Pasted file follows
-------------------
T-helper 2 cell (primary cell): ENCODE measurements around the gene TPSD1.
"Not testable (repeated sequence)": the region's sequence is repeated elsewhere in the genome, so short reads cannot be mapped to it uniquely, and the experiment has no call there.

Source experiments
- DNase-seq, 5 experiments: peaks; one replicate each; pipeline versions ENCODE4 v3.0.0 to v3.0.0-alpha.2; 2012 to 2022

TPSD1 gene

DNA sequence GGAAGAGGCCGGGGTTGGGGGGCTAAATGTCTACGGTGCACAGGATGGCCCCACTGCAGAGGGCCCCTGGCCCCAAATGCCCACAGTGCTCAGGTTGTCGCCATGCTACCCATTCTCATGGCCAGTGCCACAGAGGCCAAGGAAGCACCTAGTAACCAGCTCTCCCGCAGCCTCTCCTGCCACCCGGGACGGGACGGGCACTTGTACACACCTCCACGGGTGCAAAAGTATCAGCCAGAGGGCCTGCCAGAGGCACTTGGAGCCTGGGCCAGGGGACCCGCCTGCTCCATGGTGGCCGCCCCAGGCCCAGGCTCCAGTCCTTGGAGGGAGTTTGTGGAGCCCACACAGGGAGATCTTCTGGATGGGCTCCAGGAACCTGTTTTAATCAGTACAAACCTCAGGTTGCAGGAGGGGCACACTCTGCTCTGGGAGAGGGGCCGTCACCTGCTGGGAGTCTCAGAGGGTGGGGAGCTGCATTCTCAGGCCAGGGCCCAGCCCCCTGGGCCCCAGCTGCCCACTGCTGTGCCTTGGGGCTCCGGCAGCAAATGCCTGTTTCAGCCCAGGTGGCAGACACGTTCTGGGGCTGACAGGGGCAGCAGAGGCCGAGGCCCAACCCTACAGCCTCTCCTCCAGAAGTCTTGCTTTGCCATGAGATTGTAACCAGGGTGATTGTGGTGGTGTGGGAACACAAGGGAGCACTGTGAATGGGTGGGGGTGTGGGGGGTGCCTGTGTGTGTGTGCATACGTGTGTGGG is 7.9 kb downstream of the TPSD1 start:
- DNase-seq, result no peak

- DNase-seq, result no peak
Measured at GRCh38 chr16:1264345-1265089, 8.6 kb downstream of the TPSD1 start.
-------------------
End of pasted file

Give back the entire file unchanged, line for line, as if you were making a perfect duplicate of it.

T-helper 2 cell (primary cell): ENCODE measurements around the gene TPSD1.
"Not testable (repeated sequence)": the region's sequence is repeated elsewhere in the genome, so short reads cannot be mapped to it uniquely, and the experiment has no call there.

Source experiments
- DNase-seq, 5 experiments: peaks; one replicate each; pipeline versions ENCODE4 v3.0.0 to v3.0.0-alpha.2; 2012 to 2022

TPSD1 gene

DNA sequence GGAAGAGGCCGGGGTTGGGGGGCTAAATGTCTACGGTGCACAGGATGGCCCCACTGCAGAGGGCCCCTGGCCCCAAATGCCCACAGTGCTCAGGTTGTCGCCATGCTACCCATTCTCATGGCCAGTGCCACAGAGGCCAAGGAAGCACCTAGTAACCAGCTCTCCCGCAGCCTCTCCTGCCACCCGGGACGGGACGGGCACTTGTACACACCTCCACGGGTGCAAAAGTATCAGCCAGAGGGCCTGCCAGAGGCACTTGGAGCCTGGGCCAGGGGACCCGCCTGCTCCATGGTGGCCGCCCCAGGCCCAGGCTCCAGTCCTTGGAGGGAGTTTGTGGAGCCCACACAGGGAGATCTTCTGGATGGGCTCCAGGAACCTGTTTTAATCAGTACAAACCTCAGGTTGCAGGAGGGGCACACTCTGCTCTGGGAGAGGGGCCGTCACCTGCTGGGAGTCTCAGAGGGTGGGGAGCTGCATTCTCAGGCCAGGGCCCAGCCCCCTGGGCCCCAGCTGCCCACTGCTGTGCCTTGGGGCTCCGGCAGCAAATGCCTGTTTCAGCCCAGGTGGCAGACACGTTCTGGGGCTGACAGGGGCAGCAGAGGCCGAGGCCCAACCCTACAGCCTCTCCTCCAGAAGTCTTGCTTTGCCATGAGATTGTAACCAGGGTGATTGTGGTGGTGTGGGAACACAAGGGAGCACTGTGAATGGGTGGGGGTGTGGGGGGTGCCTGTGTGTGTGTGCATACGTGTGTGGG is 7.9 kb downstream of the TPSD1 start:
- DNase-seq, result no peak

- DNase-seq, result no peak
Measured at GRCh38 chr16:1264345-1265089, 8.6 kb downstream of the TPSD1 start.